About 20 years after The Famine on a farm at the top of O’Donnell’s Rock a woman came out of Coleman’s isolated farmhouse.

“I’m goin out for turf!” she shouted back to the old man.

“I’ll bedammed if he heard me.

Blustery evening. Always blustery up on this mountain.

 Agh, the stack should be, here, but.

Whaaat’s the matter way me?

What am a out for atal?

The road goes down, easier, easier, than coming up, up to this lonely place, Colema-aaa-ns, Colema, well na matter.

where am a goin? down somewhere. down The Line maybe, for to get something.

a should be getting back. where? no matter now, a rest on this ditch might help. help whaat? no matta, soft, soft, settled now, agh, the fire will go out.”


Her remains were found in 1939, in rough ground, high up near Sheridan’s place, by Land Commission men building the Rock Road through O’Donnell’s Larkfield estate to the top of the mountain. About 30 of them, breaking rock, benching out the mountain near Connor’s Line, carting and levelling stone when there came shouts amid the ringing of crow bars, picks and shovels on hard stone.

They circle the skull and remains of the poor unfortunate, thinking, famine dead. Reco Davis at sixteen, on the mountain, his first paid job, drawing stone for the road dressing with the family horse and cart; staring at the nameless remains, missing his older brother Herbie who should have been with him, but who lay mortally ill at home. The ganger called a halt for the day, sent for the Guards.

The word came back in a couple of days, most likely a servant woman missing from Coleman’s years before; the Colemans long in America, Sheridans there now, where a young Wallace Davis would take sanctuary when he ran away from his nearby Boggaun home.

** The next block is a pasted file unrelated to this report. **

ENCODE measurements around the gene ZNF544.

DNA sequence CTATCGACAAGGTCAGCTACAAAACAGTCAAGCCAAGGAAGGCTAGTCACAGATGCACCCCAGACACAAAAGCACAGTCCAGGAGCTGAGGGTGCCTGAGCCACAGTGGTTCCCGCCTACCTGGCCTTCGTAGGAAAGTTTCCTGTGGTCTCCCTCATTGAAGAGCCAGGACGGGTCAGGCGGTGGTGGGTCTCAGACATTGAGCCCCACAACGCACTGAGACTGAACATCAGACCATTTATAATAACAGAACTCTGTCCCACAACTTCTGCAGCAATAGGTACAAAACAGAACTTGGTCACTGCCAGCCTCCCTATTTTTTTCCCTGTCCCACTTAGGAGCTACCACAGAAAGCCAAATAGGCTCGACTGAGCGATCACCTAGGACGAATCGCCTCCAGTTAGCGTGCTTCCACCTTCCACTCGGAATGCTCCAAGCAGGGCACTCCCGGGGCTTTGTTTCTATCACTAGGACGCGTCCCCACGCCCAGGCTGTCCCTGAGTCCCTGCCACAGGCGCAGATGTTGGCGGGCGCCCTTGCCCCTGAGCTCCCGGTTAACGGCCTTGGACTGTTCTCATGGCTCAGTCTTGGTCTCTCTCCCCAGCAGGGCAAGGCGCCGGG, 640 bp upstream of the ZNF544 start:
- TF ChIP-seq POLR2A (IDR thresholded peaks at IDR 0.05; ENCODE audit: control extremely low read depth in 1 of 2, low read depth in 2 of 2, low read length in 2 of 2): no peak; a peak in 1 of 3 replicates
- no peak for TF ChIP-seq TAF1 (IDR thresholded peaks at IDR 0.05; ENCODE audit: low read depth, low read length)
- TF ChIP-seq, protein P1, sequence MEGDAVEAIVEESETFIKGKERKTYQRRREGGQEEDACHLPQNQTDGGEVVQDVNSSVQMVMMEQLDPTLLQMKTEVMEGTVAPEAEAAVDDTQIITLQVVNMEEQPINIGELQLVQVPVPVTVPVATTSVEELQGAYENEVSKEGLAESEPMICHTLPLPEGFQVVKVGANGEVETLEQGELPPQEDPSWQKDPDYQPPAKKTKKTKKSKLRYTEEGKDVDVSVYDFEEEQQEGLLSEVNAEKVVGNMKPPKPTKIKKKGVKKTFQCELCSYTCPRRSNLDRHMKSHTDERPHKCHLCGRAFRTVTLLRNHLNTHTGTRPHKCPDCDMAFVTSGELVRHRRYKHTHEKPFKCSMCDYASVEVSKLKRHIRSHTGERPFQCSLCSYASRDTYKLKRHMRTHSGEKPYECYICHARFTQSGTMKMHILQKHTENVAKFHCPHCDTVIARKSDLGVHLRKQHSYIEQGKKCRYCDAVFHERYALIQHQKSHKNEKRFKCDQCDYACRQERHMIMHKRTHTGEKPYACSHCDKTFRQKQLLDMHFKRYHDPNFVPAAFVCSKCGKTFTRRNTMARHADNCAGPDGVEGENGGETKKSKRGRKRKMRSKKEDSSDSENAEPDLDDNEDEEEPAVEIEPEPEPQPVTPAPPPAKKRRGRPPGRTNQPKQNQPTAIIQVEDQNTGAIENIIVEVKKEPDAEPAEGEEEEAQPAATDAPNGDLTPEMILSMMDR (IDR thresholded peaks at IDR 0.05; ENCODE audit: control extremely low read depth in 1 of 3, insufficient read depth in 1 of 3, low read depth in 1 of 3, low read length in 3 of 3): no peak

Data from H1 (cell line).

O’Donnell’s Rock from the Davis farm at Boggaun
(Connor’s Line runs upwards close to the conifer plantation)

We give the donkeys, and ourselves a short break, switch the lead, a slight tug on the lead rope enough to start them again. They appear the more familiar up here.

It gets much steeper as we enter the wood, cooler with little light filtering through. The path climbs through a corridor of hazel, rowan and small birch trees. Under foot rocks further slow our progress while the donkeys move  with short confident steps. Rivulets of water run in and out among the rocks, wet and flecked with blue. Little grows now on the rocky path.

Confined, we know little of where we are except that we are high up on the mountain. The track is always visible a short distance ahead, always rising.

We stop at a pool to drink, then continue upwards, seeping the damp green earthy scent. We could be anywhere. Up and up we go. 

There’s a shaft of light ahead, as the slope eases. We emerge, as if from a dream, into the blinding light of a summer’s mid-morning, to stand in a stone-walled field, the waiting cart up ahead in an open mountain vista.  A man sits on the cart smoking, waiting.

We follow the rattling cart in our untidy line, taking in the wide boundless space of the valley and the dark hump of Benbo mountain opposite, transformed, back among the living, to join the meitheal on Rooney’s bog.



I have inserted a link to related blogs for Ena, Reco, Herbie and Wallace Davis.